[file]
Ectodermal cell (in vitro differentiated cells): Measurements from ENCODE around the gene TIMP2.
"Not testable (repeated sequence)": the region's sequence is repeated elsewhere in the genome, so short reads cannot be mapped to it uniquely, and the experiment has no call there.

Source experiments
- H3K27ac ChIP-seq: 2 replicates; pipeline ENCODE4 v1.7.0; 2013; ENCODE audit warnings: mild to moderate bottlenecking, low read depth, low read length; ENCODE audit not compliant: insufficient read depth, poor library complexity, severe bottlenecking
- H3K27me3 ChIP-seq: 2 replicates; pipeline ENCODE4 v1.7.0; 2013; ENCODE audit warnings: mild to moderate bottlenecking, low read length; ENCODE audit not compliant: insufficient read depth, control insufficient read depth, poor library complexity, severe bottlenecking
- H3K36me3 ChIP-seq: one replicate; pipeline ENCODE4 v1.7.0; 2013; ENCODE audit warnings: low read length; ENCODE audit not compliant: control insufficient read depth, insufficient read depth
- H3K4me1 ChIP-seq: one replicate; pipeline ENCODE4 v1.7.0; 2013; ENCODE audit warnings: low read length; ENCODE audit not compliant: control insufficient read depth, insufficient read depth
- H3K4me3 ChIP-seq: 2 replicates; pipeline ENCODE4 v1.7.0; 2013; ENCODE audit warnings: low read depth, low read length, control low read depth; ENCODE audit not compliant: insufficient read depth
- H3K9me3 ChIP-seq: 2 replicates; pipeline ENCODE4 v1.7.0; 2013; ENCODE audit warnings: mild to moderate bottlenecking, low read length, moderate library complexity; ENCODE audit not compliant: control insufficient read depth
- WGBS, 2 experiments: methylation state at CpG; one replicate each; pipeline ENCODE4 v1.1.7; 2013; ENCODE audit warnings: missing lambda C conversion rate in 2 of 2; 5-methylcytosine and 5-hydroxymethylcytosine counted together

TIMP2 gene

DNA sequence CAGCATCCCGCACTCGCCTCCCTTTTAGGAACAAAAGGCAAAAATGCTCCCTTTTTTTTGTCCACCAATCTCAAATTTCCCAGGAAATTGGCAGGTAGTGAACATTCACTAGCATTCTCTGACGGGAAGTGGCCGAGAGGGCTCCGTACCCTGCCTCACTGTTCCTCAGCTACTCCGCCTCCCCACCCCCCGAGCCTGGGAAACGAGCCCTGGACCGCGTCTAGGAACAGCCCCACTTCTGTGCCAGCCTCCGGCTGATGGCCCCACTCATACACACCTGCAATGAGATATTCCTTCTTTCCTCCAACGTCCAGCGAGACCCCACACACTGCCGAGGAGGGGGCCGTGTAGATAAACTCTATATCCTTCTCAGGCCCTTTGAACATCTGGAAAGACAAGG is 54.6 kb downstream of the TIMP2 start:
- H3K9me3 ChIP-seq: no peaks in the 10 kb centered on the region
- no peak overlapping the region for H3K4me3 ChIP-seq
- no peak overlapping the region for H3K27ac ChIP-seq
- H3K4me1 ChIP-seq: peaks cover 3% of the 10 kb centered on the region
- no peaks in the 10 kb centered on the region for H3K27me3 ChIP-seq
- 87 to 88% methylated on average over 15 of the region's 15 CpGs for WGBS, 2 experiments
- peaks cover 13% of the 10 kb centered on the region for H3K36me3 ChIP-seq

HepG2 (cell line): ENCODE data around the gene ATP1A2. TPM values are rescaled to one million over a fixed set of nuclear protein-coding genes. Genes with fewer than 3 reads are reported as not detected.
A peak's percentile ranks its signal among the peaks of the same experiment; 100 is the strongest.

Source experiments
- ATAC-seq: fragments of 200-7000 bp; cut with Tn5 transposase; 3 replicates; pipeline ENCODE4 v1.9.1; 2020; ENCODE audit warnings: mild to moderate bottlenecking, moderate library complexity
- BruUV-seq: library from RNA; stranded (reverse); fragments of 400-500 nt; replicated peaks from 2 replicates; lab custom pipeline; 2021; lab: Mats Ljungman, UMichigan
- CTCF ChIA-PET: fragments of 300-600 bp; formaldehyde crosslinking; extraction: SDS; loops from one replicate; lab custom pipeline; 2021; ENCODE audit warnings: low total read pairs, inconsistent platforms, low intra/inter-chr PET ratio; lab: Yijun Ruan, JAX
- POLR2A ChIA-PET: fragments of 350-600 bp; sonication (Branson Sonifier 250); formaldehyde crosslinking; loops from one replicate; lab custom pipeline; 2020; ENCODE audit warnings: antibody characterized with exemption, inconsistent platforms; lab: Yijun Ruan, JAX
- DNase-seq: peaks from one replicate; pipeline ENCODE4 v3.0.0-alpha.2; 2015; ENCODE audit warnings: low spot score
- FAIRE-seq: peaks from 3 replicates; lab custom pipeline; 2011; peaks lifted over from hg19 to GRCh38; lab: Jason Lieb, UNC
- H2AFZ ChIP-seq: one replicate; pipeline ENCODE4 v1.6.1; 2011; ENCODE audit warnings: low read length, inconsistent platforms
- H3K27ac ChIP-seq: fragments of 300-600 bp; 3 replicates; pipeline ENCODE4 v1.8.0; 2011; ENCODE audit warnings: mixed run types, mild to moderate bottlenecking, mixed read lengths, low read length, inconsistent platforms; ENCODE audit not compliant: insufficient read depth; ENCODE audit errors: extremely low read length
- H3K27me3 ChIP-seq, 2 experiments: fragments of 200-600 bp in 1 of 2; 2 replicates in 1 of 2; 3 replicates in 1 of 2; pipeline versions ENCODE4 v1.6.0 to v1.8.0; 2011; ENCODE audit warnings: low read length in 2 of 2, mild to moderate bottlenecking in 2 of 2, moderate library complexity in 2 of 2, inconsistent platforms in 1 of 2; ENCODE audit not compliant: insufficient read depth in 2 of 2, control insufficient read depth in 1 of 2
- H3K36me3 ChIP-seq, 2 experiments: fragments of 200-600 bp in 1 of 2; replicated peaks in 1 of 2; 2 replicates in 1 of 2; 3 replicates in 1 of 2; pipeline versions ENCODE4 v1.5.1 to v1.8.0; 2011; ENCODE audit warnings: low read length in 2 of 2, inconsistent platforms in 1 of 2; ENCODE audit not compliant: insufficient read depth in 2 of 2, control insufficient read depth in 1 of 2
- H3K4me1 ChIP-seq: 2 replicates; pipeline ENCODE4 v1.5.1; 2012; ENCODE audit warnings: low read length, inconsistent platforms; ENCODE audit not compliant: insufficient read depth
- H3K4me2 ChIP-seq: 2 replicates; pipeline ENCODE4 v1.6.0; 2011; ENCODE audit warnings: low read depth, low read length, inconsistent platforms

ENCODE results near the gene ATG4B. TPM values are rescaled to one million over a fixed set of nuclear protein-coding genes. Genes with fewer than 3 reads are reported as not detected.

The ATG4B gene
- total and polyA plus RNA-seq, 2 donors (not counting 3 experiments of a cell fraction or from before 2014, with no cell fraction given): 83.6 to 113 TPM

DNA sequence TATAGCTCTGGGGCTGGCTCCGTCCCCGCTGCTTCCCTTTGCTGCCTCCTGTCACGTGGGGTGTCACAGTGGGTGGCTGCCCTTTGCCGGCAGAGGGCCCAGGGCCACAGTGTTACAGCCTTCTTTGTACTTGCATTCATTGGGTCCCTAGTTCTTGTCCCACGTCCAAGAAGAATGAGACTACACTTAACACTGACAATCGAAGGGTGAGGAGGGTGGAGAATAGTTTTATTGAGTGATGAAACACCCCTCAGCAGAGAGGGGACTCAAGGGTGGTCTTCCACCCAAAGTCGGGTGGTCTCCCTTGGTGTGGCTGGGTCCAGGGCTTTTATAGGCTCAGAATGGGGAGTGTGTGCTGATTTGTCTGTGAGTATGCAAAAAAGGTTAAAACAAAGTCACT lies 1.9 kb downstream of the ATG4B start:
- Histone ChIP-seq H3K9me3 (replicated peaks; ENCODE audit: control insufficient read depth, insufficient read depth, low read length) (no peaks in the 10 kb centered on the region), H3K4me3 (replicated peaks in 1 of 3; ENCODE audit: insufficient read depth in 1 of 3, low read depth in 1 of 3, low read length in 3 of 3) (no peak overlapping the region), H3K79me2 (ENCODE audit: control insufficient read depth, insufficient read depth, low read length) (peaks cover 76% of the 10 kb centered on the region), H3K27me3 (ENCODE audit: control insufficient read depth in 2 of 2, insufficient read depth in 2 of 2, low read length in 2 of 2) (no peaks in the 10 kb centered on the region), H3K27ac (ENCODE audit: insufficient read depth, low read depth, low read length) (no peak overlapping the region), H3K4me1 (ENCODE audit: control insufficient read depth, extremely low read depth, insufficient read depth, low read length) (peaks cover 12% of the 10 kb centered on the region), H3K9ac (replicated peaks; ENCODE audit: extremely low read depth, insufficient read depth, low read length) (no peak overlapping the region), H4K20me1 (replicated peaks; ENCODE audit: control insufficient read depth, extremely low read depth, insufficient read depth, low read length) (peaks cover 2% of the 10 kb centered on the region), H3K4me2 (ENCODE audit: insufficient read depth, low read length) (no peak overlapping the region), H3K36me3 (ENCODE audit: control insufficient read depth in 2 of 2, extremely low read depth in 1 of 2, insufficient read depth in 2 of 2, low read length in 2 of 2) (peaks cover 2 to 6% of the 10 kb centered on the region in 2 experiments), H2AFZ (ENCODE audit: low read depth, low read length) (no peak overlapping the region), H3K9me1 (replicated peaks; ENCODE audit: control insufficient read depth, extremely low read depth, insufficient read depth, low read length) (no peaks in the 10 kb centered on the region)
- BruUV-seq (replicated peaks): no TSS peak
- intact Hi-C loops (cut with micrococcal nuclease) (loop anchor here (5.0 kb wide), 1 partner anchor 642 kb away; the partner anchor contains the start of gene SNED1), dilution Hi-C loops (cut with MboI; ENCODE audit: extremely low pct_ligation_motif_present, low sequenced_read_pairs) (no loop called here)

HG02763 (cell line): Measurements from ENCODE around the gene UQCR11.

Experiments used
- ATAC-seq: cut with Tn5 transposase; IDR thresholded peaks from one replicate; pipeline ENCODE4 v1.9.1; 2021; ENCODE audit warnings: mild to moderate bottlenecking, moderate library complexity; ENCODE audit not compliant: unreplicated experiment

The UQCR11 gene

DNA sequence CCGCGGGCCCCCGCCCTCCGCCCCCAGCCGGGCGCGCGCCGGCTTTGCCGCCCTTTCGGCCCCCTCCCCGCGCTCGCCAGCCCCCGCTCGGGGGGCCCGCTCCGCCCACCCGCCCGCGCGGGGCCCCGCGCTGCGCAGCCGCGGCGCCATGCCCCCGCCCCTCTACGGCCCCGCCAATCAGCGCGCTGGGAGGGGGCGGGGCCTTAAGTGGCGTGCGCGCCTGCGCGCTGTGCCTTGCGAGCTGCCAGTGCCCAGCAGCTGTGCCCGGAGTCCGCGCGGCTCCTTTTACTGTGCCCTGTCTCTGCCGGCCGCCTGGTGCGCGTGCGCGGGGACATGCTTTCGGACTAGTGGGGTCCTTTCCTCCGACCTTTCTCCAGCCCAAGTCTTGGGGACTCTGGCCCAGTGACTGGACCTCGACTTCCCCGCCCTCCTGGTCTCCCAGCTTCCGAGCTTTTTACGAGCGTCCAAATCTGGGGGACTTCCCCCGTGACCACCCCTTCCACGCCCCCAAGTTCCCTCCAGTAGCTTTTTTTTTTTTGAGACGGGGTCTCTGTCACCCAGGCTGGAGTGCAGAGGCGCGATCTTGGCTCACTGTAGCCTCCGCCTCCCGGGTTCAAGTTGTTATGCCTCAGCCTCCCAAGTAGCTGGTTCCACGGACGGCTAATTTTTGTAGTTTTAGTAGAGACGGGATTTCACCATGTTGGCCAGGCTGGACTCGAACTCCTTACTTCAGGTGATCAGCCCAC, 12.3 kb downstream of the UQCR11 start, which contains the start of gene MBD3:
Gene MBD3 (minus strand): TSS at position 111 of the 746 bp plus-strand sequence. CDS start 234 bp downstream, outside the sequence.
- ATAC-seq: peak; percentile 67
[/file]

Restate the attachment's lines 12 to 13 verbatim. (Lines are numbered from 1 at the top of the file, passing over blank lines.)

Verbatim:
DNA sequence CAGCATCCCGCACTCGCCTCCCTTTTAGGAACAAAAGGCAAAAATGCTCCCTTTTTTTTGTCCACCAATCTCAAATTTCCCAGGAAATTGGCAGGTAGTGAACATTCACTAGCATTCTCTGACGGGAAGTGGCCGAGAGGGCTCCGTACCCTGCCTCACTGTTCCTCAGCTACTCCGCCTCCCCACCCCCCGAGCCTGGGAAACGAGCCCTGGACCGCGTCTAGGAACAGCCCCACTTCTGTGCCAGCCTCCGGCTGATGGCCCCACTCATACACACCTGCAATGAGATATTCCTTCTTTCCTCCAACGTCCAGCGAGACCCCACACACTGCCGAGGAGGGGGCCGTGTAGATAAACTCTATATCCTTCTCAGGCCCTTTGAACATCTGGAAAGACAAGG is 54.6 kb downstream of the TIMP2 start:
- H3K9me3 ChIP-seq: no peaks in the 10 kb centered on the region